Beginning with your first dollar of earned income, the amount of credit you are eligible for increases until reaching a maximum level and then begins to reduce, or phase out, for higher income levels.

Besides your filing status, number of qualified children, and adjusted gross income, there are a few more requirements for claiming this credit: 

  • You, your spouse if you’re filing jointly, and any qualified children must have a valid Social Security number.
  • Your filing status cannot be married filing separately—you have to file jointly.
  • You cannot earn investment income above a certain limit.
  • And you or your spouse if you’re filing jointly must be either a U.S. citizen or resident alien for the entire calendar year.

Now, you’re probably interested in finding out how much the EIC will reduce what you owe in taxes, or, what you might expect in terms of a refund. These amounts will change from year to year; fortunately, the IRS has an EITC Assistant at irs.gov.

By answering a few questions, you’ll be able to see if you’re eligible as well as how much your estimated EIC could be. 

And if you do qualify, what are the next steps?

In order to claim this credit, you’ll need to file an EIC Schedule with your annual income tax return—that is, your Form 1040 or 1040A. 

If you feel comfortable filing your tax return on your own and have access to a computer, the IRS now offers free online tax preparation software called "Free File," for those with adjusted gross income below a certain limit. This will guide you through some questions and answers to help you prepare your returns—without having to fill out all those complicated forms.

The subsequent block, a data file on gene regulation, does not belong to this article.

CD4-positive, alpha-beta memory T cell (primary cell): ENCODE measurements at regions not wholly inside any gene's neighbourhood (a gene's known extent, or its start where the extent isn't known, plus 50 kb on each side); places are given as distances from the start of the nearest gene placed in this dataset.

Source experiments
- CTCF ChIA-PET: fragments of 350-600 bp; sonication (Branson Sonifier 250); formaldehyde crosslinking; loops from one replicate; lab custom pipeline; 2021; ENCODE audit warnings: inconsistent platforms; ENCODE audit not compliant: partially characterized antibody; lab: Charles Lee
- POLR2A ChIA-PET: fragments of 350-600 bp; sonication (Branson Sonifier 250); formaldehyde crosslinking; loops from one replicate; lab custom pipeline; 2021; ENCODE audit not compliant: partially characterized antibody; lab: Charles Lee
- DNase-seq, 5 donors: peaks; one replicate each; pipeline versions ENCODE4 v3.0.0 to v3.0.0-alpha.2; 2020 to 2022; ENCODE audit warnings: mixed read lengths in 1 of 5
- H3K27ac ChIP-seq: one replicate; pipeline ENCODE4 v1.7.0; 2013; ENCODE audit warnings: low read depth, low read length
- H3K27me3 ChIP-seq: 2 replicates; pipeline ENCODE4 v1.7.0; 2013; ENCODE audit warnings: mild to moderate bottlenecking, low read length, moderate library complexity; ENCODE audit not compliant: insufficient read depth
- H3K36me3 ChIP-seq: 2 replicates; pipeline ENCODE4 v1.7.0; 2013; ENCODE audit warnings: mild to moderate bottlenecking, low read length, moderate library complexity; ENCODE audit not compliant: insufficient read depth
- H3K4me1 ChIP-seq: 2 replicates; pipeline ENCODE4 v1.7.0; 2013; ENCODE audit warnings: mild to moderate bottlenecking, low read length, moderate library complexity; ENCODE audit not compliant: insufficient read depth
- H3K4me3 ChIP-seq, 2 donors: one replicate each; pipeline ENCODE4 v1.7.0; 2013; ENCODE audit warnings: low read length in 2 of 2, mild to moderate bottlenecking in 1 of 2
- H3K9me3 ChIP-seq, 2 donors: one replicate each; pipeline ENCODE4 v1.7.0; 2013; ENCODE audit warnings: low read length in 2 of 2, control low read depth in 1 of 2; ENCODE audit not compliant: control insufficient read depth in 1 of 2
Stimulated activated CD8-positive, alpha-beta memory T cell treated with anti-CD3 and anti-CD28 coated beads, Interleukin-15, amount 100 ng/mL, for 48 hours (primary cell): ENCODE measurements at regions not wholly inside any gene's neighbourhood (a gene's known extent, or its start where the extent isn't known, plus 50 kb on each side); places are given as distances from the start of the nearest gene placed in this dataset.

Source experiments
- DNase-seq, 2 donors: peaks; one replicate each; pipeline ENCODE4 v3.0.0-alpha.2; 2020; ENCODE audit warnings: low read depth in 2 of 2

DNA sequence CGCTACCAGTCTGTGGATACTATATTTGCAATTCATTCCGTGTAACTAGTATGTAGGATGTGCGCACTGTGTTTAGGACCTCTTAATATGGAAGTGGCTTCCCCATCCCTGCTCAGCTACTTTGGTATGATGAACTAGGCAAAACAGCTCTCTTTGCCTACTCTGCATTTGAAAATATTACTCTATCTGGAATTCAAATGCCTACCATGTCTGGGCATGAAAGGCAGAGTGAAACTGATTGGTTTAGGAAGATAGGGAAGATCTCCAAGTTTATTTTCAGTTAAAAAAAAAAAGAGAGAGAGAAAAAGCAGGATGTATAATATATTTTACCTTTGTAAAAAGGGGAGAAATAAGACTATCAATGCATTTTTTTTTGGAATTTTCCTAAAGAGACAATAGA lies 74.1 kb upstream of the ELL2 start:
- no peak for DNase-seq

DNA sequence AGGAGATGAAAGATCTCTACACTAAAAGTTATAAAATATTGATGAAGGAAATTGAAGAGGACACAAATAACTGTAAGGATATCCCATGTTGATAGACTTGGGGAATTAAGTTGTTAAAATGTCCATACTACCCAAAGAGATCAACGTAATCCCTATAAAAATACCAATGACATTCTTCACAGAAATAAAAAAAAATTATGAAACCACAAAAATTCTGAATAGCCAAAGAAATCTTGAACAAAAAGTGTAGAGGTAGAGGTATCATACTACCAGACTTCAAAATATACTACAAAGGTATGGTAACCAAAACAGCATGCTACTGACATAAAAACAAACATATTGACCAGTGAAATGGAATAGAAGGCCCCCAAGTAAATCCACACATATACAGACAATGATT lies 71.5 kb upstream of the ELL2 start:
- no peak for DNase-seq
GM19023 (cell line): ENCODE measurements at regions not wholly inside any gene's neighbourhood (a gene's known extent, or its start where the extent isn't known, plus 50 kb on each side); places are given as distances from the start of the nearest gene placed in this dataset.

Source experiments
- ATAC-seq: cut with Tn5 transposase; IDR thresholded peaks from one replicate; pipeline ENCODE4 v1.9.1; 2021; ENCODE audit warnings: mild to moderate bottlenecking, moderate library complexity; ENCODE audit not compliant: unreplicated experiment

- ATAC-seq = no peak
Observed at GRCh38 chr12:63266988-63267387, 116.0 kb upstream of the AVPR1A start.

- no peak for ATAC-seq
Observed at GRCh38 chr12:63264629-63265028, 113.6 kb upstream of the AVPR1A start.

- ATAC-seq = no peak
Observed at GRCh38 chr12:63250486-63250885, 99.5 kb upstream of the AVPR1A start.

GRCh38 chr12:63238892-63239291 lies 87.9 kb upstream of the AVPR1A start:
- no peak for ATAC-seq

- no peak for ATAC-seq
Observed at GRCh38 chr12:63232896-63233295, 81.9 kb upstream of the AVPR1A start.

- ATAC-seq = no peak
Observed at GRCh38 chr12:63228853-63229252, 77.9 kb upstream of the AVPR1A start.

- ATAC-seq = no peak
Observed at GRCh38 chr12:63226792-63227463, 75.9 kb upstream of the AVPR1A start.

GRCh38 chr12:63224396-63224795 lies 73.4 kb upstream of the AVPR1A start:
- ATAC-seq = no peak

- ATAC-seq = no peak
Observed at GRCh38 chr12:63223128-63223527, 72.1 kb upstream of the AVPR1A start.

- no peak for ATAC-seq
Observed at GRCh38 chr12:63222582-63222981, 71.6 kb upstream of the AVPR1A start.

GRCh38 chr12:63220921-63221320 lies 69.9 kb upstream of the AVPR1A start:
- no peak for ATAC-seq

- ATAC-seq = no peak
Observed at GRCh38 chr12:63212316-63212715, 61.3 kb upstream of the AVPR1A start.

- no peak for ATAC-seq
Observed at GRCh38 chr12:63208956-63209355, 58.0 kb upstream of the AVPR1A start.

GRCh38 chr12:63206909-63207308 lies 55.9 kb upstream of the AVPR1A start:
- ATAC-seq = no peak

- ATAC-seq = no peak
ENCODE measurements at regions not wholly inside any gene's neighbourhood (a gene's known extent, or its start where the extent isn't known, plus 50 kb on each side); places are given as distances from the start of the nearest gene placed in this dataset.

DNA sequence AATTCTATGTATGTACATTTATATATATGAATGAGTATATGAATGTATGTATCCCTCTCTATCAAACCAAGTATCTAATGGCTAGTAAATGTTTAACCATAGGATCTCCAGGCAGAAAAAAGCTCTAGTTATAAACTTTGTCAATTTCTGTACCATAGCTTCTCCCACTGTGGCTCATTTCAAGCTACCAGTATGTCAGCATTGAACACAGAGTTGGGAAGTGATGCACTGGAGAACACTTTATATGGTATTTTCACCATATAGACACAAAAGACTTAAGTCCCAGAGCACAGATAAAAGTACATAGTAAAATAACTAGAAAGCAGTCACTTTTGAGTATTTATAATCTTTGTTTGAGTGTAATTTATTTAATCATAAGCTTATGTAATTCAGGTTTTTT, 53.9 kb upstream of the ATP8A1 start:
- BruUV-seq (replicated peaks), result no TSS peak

And if you prefer to get help from a real person, Volunteer Income Tax Assistance, or VITA, offers free, in-person tax help from IRS-trained and staffed community volunteers. You can find the nearest VITA location by using the search tool on the IRS.gov website.

It’s easy to see that the EIC has some major benefits, so it may be worth looking into to see if you qualify. By helping taxpayers reduce the amount of taxes they owe or provide a refund, the Earned Income Credit gives working families and individuals a much-needed financial boost. 


Let Military Saves help you make the most of the money you save this tax season. It all starts when you make a commitment to yourself to save. Take the first step today and take the Military Saves pledge to save money, reduce debt, and build wealth over time. And it doesn't stop there. Military Saves will keep you motivated with information, advice, tips, and reminders to help you reach your goal. Think of us as your own personal support system.

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#BetterMoneyHabits walks through the basics of the EITC and how to tell whether you might be eligible or not. Check it out here >> http://bit.ly/2IOv2GP @MilitarySaves